That’s why he borrowed $2,000 from a high school football buddy who worked at the Perryton, Texas, bank, and in 1982 started publishing his own books — the Hank the Cowdog series.
Erickson had been writing for 15 years, collecting hundreds — possibly thousands — of rejections. “I’d gone to writers’ conventions and chased those New York editors all around the hotel lobbies, but nobody was interested,” he says. “Maybe self-publishing was a crazy thing to do, but it was really a matter of life-and-death for me. I’d cowboyed on four ranches and neighbored on about 50. By then, I was too old to go back to cowboying. Besides, my goal was always to make my living as a writer, and I was damned sure I was gonna do it.”
Erickson, now 49, was already a cowpoke humorist and a familiar name in regional livestock publications. His first Hank the Cowdog story debuted in the pages of The Cattleman. So it didn’t seem like too much of a stretch to publish some of Hank’s stories in book form (each book is about 85 manuscript pages, plumped out to about 100 pages with illustrations), and cart them around in his black Chevy pickup to rodeos, county fairs and cattle auctions.
In the stories, Hank considers himself head of ranch security and tangles with everything from porcupines to wild coyotes in books with titles like Murder in the Middle Pasture. Erickson sold the books for $5.95 each from a card table. The only advertising he used was a small lapel button proclaiming him John Erickson, Author.
In 1987, his aptly named Maverick Books was purchased by Texas Monthly Press, which in 1990 was purchased by Gulf Publishing. Hank has become a book-on-tape (read by the author), a Book-of-the-Month Club selection, and has been translated into Spanish as El Perro de Vacquero. With some 750,000 copies of the 20-volume series sold, Erickson now writes to support his wife and three kids, a house in his hometown of Perryton, and a 6,000-acre ranch called the M-Cross (named after his grandpappy’s brand), which is 38 miles to the southeast in the Texas panhandle.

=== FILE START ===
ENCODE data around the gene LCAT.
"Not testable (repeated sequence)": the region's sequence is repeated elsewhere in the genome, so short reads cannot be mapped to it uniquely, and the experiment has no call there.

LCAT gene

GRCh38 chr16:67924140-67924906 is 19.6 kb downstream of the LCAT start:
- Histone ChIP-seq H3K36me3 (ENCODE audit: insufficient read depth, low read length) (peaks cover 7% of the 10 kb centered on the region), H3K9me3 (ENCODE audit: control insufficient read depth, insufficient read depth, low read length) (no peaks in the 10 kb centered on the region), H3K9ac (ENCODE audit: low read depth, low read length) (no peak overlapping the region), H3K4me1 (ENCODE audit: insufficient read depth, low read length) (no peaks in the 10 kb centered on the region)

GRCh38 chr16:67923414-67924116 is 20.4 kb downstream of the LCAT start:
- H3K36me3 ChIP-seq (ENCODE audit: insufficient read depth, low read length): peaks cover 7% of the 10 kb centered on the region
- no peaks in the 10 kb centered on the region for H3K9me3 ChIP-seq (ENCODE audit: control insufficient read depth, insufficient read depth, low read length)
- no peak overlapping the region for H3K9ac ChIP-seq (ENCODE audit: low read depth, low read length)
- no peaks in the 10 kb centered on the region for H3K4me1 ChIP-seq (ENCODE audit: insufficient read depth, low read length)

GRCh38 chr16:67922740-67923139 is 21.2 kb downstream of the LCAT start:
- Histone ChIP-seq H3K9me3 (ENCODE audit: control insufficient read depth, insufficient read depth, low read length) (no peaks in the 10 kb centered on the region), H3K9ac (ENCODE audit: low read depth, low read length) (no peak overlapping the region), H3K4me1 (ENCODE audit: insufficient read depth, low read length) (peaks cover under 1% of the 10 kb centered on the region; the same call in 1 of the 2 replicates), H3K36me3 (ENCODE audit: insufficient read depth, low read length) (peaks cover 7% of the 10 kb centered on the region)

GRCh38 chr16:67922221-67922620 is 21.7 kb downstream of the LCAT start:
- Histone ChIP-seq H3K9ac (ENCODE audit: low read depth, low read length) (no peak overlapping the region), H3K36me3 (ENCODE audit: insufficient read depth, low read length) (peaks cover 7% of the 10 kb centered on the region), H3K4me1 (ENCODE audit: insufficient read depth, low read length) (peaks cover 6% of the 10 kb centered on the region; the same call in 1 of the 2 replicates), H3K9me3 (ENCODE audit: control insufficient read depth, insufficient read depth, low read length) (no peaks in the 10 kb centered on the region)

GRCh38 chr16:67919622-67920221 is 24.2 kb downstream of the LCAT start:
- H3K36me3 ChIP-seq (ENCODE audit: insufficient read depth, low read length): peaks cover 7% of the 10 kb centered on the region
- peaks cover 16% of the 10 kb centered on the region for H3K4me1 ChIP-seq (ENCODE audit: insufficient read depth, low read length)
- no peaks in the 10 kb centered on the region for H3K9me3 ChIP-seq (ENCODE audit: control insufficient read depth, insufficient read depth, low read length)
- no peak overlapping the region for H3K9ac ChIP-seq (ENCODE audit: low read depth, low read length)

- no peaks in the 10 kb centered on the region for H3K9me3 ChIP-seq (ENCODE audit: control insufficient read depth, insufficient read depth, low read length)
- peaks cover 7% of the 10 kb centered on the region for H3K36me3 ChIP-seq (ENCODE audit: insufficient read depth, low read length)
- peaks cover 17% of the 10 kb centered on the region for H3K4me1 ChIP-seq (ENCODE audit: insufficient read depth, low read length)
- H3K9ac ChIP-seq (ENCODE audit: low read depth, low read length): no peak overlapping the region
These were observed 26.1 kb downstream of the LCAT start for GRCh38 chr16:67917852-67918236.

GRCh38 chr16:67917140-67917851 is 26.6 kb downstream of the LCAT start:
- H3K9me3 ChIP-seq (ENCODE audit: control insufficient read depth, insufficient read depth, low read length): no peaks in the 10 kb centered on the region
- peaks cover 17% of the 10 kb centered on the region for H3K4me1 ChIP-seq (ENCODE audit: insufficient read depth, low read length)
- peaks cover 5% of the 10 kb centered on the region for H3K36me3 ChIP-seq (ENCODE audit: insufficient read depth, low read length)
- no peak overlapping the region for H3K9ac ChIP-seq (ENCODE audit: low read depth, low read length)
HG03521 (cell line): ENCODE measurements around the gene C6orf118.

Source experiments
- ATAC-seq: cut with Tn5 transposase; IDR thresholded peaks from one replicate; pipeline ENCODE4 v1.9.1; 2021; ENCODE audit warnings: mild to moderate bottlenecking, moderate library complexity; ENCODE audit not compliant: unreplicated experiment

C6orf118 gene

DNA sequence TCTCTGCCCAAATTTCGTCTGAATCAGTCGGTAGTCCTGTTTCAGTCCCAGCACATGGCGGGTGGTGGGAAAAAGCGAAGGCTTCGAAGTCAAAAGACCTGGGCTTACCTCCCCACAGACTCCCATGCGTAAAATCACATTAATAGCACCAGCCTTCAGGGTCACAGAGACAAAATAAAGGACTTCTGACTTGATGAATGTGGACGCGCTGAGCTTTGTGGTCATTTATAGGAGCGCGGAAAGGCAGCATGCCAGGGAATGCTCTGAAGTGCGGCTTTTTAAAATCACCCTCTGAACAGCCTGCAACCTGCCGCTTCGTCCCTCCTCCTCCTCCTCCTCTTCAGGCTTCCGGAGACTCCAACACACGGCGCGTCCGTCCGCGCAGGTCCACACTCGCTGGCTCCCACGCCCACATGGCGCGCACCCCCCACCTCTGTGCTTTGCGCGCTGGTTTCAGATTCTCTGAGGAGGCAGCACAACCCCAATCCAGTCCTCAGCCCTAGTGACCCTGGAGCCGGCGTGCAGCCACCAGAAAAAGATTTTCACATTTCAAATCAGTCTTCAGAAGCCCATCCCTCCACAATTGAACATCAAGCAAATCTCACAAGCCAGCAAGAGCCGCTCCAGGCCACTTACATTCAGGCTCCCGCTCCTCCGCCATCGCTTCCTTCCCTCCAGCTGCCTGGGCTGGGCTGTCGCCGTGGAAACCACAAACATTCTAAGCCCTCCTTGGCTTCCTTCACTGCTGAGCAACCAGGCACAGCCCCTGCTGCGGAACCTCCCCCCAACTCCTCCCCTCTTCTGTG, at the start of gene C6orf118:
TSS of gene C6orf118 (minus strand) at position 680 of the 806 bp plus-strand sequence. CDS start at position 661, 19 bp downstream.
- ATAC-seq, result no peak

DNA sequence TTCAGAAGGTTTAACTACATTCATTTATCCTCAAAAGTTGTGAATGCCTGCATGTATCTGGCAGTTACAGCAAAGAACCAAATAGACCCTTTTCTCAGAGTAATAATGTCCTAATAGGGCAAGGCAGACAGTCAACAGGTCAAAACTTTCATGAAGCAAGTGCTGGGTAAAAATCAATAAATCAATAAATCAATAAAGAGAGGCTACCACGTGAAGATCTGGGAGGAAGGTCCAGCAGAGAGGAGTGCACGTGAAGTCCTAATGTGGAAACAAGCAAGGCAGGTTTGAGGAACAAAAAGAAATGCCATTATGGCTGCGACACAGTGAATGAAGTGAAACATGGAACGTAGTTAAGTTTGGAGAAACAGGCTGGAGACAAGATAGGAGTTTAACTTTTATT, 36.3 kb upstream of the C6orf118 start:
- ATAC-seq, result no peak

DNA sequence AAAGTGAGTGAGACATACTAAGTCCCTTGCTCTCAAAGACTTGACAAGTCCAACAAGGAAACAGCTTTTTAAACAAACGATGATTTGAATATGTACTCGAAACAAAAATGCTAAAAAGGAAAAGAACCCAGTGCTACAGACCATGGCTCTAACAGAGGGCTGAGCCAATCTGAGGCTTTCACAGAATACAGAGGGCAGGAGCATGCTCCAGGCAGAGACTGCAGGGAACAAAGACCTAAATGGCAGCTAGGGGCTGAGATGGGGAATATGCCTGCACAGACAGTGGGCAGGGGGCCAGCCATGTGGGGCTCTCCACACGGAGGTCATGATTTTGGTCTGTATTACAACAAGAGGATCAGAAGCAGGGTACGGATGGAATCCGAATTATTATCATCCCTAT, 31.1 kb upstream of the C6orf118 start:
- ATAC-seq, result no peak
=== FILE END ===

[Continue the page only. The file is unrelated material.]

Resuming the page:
Erickson reads his books out loud to any group that’ll invite him, from women’s sewing circles to farm grange meetings. He also reads at schools, although Hank wasn’t originally created for children. “I think teachers like it because it’s easy, it’s fun, and it’s not sleazy,” he says. “You don’t feel like you need a vaccination to read it.”
Most days, the rancher-writer rises at 5:30 a.m., writes until 9:30 or 10, and then heads for the ranch to clear cedar brush from the canyons, cut firewood, build fences, or mount up and run cattle.
“I’m a hard worker,” he says, pausing to consider his writing advice carefully. “I wouldn’t want to suggest it was easy. I’ve had a lot of doors shut in my face. But I think that now, more than ever, self-publishing is an option people should consider. The publishing business has become monolithic and distant. It’s harder and harder to break that catch-22 — you know, the one that says you have to have an agent to get published, and you have to be published to get an agent.”
But then, Erickson was pretty sure Hank would be a hit. The original Hank was based on an Australian shepherd; Hank’s sidekick, Drover, is modeled after “a plain old mutt.” Both are real-life ranch friends of Erickson’s. And today’s Hank has a feminine side, too. Several of the most recent Hank stories are based on the exploits of Erickson’s blue heeler border collie, Sophie.
“Hank is not the kind of book that goes out of style,” he says. “I mean, I don’t wanna encourage people to go jumpin’ off cliffs. You don’t want 1,500 books (his first print run) settin’ out in your garage. But I had good reason to believe I could sell. And I knew that a lot of the folks I was seeing didn’t go into bookstores, ever. I was creatin’ my audience from scratch. I just think it’s a good business decision to bet on yourself.”
Perhaps Erickson’s rejection-to-success odyssey can best be summed up by Hank, from The Case of the Midnight Rustler: “There I was, out in front, leaping rocks and fallen trees, climbing mountains and swimming swollen rivers. How can any dog made of mere flesh and blood and hair and bone accomplish so many incredible, impossible feats? All I can tell ya’ is, it couldn’t be done, doncha see. But I did it anyway.”